The steel steam trawler Albany was launched from the Bowling yard of Scott and Sons Ltd (Yard No 188) on 9th October 1906. She measured 120.0′ x 21.6′ x 11.6′ and her tonnage was 215 gross tons, 60 net tons. She was powered by a triple expansion steam engine by Gauldie, Gillespie and Co Ltd delivering 66 registered horse power. She was built for the Double Steam Fishing Co Ltd of Fleetwood but was only employed by this company for a year before she was sold to the Lune Steam Fishing Co Ltd also of Fleetwood registered in that port FD82.
In the late afternoon of 29th December 1908 the Albany was returning to her home port after a successful trip to the fishing grounds off the west coast of Scotland when she was caught in a storm and blizzard off the Mull of Kintyre. Captain Courtney turned north to try to find some shelter from the dreadful weather but ran aground 150 yards from the shore at Tangytavil, just north of Machrihanish, in zero visibility. In a few minutes the decks were awash and the trawler was being pounded by huge seas which quickly carried off the ship’s boat and any other moveable items above deck. Eight of the now helpless crew took refuge in the wheelhouse with the remaining two clinging to the engine room casing fully exposed to the wrath of the wind, snow and the sea. Even the shelter of the wheelhouse was quickly diminished as huge waves smashed the windows leaving the men inside little better off than their colleagues.
Three other trawlers stood by off shore until the morning, but could not get close enough to assist and eventually sailed off leaving the trawlermen to their fate. The crew hung to their shattered ship throughout the following day but still no help arrived, although they did see some signs of life ashore in the late afternoon. Soon however, darkness fell and they were left to spend another freezing night aboard the wreck.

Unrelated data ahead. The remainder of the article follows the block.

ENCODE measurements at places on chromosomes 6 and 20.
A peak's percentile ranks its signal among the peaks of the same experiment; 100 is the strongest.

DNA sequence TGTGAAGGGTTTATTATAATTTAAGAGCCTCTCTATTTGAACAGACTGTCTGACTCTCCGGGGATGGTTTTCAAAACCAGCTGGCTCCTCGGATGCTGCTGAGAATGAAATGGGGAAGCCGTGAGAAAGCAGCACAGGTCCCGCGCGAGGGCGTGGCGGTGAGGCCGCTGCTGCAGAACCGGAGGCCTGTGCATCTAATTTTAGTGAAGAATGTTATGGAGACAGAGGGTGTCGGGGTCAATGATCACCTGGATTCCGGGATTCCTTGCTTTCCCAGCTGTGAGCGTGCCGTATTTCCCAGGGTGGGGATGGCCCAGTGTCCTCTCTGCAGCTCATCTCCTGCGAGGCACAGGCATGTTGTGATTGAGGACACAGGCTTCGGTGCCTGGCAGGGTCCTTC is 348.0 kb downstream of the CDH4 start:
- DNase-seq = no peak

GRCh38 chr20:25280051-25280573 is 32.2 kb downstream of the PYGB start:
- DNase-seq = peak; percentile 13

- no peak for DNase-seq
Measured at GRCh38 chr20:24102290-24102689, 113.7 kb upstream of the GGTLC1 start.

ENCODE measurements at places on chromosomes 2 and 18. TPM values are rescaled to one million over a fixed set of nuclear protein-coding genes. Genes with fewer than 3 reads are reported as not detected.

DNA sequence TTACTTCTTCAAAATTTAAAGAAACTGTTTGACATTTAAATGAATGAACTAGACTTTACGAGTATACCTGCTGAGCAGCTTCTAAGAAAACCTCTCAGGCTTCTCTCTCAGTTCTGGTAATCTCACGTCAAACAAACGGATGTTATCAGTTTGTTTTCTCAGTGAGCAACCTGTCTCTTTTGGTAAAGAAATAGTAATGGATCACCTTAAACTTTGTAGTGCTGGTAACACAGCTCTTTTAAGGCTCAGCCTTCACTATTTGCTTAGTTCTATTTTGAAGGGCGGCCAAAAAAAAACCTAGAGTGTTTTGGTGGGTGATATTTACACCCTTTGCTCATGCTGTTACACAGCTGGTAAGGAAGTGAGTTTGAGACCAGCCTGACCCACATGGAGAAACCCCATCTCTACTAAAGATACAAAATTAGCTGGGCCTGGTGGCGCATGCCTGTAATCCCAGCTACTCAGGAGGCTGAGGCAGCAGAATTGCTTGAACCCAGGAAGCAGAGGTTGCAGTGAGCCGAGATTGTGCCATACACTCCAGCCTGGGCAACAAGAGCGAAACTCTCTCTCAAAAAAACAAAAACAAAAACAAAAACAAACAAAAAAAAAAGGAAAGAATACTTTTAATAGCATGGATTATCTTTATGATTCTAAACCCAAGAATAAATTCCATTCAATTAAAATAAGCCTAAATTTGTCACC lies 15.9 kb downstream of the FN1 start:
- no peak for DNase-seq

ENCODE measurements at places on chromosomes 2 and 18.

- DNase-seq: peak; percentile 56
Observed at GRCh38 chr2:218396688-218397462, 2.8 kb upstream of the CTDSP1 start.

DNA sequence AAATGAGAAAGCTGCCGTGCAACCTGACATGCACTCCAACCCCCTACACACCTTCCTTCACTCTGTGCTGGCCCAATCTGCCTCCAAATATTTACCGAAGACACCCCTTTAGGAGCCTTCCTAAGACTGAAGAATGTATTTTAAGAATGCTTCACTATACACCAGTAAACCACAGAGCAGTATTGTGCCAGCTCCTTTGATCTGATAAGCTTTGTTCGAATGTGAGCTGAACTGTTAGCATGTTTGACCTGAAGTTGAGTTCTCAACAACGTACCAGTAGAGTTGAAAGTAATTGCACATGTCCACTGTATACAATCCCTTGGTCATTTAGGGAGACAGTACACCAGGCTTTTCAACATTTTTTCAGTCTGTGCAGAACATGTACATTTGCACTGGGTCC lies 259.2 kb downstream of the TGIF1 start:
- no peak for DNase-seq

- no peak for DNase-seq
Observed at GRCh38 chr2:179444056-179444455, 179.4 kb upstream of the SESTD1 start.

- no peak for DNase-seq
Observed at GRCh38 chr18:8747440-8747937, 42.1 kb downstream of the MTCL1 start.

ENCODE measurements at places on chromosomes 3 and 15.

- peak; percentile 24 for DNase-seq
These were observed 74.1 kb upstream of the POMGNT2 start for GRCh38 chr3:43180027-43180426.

Meanwhile ashore, the alarm had been raised but the Campbeltown lifeboat was disabled and was therefore useless. The brave lifeboat crew tried to reach the wreck scene overland but, finding the road blocked by snow, were forced to take to the fields and scramble through deep snowdrifts towards the wreck. Many of the locals had assembled on the shore but could find no way of getting a line to the trawler. Despite his now freezing condition, the captain attempted to swim ashore with a line but the breakers were too much for him and eventually he was hauled back aboard, exhausted and badly bruised. The crew tried many times to float a lifebuoy ashore before finally, after two and half days on the wreck, they managed to get a line to the shore. They were then hauled, one by one, through the surf and the rocks to the safety of the beach. Thankfully they all survived their ordeal and within a few days had recovered and had been sent home to Fleetwood. The trawler became a total wreck.
There is a small amount of wreckage still existing at the site near position 55° 29.666’N, 005° 42.850’W lying in 3 to 8 metres with the remains of the boiler being the most visible item. The site is extremely exposed from the west and as a result is only accessible in flat calm conditions, or when an east wind is blowing. The surrounding sandy seabed ebbs and flows over the wreck site, and it is possible that on one dive the site will be covered in a metre of sand, and the next time the wreck will be fully exposed including the base of the hull. What does remain is fused into surrounding rock crevasses, and the stoney seabed below the sand.